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VALDEZ: Clear, rational thinking key to voting decisions


On the Front Lines

Joshua Valdez is the Sports editor for The Daily Targum.
Joshua Valdez is the Sports editor for The Daily Targum.

I find that the saying “art imitates life” becomes truer as I get older.

One of my new quarantine traditions is watching movies several nights a week with my parents. I find it to be a therapeutic and a welcome distraction to the madness going on around the world at the moment.

One of the films we watched was the 1957 classic “12 Angry Men.” I found that it is not only a well made film, but also a timeless commentary on human behavior.

The premise is that a jury of 12 men have to come to a unanimous verdict on a murder trial. If they declare the defendant guilty, he will get the death penalty. At first, 11 of them voted guilty. In a surprising twist, though, the one juror that voted innocent was able to eventually change all of their minds, resulting in a unanimous vote to let the defendant walk.

The way the man was able to do this was with calm, rational thinking. His reasoning was that they could not definitively prove that the defendant was guilty without reasonable doubt. He did not necessarily think the guy was innocent, but he did not have enough concrete information to send him to the electric chair.

When he grilled other jurors for their reasoning, he ended up exposing them for simply agreeing with each other to have a mob mentality and not basing their decision off of the facts at hand. One juror in particular admitted at the end that his own emotional issues were the reason behind his irrational thinking. 

What I took from this was that clear-headed and rational thinking will always be superior to knee-jerk, impulsive reactions. For example, many people nowadays will hop on social media and get temporarily outraged over just about anything, only to forget about it the next day and move on with their lives.

“Cancel culture” might be my least favorite trend of the past few years. I feel that people will follow a trend of “cancelling” someone on Twitter just to fit in and get their own clout online. It is a mixture of being impulsive, irrational and disingenuous.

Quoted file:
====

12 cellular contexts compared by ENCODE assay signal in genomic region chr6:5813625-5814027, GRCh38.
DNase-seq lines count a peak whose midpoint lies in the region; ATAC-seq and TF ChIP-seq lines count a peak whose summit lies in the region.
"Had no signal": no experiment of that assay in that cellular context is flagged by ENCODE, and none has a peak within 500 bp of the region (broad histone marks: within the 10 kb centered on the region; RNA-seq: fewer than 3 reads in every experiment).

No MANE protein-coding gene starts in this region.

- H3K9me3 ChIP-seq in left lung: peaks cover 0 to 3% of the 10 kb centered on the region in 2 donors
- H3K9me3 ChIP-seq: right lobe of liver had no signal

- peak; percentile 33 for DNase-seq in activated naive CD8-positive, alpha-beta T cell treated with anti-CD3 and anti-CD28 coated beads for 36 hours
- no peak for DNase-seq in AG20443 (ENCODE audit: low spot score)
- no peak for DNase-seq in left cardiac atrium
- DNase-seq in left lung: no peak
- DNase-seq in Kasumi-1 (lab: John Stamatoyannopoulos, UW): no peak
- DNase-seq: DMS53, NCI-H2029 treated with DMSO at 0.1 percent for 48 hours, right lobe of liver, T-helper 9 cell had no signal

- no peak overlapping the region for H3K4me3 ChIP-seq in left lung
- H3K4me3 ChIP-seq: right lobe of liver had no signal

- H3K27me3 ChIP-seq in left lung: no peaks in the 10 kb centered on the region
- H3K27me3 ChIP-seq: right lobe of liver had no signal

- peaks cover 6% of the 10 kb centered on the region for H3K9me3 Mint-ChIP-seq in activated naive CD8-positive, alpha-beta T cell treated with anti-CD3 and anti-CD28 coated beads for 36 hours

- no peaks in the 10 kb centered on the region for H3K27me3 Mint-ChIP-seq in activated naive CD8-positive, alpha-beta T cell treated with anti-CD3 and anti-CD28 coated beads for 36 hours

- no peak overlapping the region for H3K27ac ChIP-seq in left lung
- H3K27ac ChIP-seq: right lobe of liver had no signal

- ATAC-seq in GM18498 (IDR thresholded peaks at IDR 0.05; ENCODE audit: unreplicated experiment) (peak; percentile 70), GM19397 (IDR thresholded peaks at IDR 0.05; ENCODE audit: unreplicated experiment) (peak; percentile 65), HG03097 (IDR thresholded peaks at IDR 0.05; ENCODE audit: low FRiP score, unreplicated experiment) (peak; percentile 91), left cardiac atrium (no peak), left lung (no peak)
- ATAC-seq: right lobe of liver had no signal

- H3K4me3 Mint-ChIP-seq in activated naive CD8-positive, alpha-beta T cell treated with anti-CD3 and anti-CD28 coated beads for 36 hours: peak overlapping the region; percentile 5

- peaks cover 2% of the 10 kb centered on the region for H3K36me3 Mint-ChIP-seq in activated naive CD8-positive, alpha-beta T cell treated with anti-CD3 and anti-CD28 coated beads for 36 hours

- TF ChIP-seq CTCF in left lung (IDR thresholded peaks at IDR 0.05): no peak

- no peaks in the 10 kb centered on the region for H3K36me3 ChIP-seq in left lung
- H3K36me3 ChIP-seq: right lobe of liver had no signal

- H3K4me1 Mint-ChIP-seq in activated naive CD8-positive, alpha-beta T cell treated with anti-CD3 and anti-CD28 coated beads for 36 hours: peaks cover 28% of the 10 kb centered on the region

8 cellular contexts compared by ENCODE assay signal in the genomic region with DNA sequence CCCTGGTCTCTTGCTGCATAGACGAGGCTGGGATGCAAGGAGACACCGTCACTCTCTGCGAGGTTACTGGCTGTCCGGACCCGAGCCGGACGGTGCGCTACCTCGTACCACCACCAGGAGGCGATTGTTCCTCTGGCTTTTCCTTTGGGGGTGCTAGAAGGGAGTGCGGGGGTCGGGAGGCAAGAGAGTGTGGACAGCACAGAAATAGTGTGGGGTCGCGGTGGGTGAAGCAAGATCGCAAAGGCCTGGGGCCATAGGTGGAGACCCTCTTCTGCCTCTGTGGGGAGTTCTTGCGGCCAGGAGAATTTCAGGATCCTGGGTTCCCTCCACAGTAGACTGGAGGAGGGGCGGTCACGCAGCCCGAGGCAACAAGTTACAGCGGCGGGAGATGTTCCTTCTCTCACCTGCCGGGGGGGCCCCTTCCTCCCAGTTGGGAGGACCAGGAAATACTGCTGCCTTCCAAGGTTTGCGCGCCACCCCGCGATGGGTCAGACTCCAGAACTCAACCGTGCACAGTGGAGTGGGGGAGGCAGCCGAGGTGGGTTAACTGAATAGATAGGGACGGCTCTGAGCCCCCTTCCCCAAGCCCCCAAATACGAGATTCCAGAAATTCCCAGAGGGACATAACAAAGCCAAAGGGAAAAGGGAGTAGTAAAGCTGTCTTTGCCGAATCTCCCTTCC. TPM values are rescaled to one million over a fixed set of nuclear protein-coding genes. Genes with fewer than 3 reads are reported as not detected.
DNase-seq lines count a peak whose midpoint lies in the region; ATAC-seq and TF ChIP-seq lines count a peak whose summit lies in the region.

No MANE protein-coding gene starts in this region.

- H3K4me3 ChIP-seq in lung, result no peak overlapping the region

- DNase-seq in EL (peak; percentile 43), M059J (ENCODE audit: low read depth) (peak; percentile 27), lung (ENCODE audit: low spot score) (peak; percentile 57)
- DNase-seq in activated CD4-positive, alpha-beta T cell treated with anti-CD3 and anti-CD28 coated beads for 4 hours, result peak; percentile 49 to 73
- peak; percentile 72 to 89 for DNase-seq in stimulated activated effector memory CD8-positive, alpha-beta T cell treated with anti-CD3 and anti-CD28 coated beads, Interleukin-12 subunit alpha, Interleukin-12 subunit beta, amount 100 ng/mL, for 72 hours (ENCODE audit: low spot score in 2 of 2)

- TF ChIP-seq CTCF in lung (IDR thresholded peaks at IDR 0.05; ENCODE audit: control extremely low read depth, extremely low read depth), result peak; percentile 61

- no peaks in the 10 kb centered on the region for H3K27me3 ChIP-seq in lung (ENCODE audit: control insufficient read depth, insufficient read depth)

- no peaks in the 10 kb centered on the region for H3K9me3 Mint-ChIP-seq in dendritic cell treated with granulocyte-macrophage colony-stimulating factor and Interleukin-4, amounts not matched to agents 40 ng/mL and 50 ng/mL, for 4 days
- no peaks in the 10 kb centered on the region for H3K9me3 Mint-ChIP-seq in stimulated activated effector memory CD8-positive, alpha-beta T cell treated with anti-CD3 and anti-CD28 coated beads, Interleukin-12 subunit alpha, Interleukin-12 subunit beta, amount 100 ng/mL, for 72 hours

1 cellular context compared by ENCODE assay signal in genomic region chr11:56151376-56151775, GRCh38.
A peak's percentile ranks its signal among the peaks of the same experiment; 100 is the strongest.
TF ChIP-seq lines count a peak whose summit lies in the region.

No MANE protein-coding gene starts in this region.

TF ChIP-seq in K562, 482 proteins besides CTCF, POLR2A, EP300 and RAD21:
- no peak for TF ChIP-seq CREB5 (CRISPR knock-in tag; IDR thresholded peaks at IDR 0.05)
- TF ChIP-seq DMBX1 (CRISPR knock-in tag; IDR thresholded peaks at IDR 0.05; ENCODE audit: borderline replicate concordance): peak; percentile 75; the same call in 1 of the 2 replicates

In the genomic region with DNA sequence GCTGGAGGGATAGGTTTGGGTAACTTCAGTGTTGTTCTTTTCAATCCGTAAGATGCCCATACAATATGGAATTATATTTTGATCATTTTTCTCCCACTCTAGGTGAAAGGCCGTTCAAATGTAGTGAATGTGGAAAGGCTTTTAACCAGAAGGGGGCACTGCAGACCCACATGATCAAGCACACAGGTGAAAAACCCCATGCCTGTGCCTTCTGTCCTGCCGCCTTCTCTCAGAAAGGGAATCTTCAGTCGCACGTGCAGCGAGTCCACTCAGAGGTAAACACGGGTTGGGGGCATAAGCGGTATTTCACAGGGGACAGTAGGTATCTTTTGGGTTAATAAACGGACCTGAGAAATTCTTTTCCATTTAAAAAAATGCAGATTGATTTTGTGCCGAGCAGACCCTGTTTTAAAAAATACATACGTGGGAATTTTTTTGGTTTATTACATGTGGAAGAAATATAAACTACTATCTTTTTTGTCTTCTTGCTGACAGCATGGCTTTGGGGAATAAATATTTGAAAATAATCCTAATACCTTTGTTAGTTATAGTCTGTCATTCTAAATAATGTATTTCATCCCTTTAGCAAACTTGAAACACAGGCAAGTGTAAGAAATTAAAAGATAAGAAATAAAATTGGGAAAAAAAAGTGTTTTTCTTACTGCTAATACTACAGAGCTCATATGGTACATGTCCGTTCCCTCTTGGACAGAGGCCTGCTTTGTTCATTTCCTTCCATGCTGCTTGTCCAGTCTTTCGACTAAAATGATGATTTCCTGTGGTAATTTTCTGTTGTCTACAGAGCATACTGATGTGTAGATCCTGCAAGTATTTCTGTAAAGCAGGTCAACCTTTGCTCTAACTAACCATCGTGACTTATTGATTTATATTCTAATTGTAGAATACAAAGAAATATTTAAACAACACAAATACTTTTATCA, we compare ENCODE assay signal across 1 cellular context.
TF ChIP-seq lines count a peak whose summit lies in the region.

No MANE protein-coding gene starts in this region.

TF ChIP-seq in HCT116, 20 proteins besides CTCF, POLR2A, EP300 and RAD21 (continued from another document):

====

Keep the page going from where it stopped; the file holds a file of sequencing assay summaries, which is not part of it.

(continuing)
Do not get me wrong — some people deserve to be excommunicated from society. Public figures such as Bill Cosby, R. Kelly and Harvey Weinstein all are disgusting abusers and they deserve to be the recipient of online rage.

With that being said, another public figure has been put in the crosshairs recently for a sexual misconduct allegation. You know him, I know him: Democratic presidential candidate and former Vice President Joe Biden.

I am the first one to say that Biden has made some tone-deaf and off-putting remarks. His “poor kids are just as smart as white kids” line comes to mind. I am not a passionate supporter of the man at all. At the same time, I am not jumping to call him a rapist.

Could he be guilty of raping or sexually abusing Tara Reade? Absolutely. Do I know for sure what happened? Absolutely not. I am not qualified to say whether he did or did not do it. Since I do not know, I would rather wait until more information gets revealed before I jump to a conclusion.

It sucks that we are in a time where both candidates in the upcoming election have these allegations. I will admit that I am biased as a Democrat, but I tend to think that people who are caught on tape saying “grab them by the p*ssy” are pretty likely to commit misconduct. I am not telling you who to vote for, but you should take another look at that infamous video clip if you are debating it.

Personally, I despise politics and do not care for the majority of politicians, but I suck it up and vote anyway. I was not a fan of Hillary Clinton, but I voted for her in 2016 because I saw her as the lesser of two evils. I feel the same about Biden.

I have seen a lot of Sen. Bernie Sanders's (I-Vt.) supporters online declaring their refusal to vote in light of him dropping out of the race. To this group of people, I would like to ask: Why? An unfortunate part of life is the necessity to move on when you do not get what you want. It can be emotionally traumatizing, but there is no benefit of being sour about the past.

I am not an expert, but I am pretty sure Biden’s ideals and policy proposals are much closer to Sanders's than he who shall not be named. Say what you want about “Sleepy Joe,” but he never suggested anyone inject themselves with Lysol, or a Muslim ban or a border wall. But that is neither here nor there.

If you take time, breathe, think everything over and still do not change your mind, that is cool with me. All I suggest is that you reconsider.

Joshua Valdez is the Sports editor for The Daily Targum.

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*Columns, cartoons and letters do not necessarily reflect the views of the Targum Publishing Company or its staff.

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